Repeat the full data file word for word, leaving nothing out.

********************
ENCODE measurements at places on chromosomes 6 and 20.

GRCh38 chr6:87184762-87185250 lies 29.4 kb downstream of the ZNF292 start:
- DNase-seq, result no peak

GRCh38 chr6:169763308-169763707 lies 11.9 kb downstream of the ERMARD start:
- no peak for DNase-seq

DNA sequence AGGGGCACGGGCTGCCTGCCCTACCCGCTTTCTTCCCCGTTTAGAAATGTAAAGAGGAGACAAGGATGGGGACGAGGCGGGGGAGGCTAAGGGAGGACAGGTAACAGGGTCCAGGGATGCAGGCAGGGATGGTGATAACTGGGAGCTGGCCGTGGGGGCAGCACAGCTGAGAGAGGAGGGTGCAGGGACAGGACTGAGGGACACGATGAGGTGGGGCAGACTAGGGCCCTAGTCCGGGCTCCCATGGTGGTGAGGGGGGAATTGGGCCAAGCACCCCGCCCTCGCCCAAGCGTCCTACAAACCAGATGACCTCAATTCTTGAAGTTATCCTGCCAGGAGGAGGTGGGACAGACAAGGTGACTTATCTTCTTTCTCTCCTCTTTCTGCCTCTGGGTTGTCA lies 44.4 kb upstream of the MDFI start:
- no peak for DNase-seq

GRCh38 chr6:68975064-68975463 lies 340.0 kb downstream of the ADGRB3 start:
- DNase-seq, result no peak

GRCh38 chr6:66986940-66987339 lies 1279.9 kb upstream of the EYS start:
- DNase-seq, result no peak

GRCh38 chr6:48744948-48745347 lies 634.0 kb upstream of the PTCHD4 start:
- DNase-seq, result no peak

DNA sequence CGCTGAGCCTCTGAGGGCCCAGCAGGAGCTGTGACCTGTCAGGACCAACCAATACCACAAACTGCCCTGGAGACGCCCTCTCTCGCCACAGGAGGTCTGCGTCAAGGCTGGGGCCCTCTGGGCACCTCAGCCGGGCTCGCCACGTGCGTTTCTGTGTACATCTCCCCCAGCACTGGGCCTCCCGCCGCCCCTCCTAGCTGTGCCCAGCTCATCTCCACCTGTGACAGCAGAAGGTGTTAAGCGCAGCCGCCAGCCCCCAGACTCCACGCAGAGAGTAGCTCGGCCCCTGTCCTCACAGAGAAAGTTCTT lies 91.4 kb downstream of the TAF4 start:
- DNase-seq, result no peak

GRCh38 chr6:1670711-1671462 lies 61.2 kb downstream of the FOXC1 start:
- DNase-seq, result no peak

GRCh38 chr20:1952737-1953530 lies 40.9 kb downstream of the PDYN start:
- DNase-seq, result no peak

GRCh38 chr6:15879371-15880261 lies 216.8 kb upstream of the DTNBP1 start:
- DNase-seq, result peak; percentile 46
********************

ENCODE measurements at places on chromosomes 6 and 20.

GRCh38 chr6:87184762-87185250 lies 29.4 kb downstream of the ZNF292 start:
- DNase-seq, result no peak

GRCh38 chr6:169763308-169763707 lies 11.9 kb downstream of the ERMARD start:
- no peak for DNase-seq

DNA sequence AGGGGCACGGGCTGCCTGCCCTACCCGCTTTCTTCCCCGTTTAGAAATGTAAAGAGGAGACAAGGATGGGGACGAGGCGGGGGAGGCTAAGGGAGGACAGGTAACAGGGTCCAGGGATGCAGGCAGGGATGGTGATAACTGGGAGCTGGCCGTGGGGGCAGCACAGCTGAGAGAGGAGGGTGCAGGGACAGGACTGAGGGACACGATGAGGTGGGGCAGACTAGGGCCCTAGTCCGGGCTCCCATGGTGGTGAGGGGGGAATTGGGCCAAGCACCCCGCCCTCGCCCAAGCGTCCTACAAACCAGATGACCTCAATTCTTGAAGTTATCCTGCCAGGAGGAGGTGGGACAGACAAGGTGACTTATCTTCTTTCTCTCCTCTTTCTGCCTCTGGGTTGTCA lies 44.4 kb upstream of the MDFI start:
- no peak for DNase-seq

GRCh38 chr6:68975064-68975463 lies 340.0 kb downstream of the ADGRB3 start:
- DNase-seq, result no peak

GRCh38 chr6:66986940-66987339 lies 1279.9 kb upstream of the EYS start:
- DNase-seq, result no peak

GRCh38 chr6:48744948-48745347 lies 634.0 kb upstream of the PTCHD4 start:
- DNase-seq, result no peak

DNA sequence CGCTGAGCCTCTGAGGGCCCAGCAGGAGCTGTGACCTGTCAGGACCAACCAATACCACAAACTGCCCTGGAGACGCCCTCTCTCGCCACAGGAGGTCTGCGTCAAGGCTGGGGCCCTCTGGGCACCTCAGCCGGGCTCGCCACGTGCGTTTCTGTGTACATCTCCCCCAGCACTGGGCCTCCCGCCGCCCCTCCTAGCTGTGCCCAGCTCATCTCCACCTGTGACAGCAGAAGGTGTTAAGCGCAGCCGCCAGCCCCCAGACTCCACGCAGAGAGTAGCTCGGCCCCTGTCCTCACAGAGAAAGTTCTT lies 91.4 kb downstream of the TAF4 start:
- DNase-seq, result no peak

GRCh38 chr6:1670711-1671462 lies 61.2 kb downstream of the FOXC1 start:
- DNase-seq, result no peak

GRCh38 chr20:1952737-1953530 lies 40.9 kb downstream of the PDYN start:
- DNase-seq, result no peak

GRCh38 chr6:15879371-15880261 lies 216.8 kb upstream of the DTNBP1 start:
- DNase-seq, result peak; percentile 46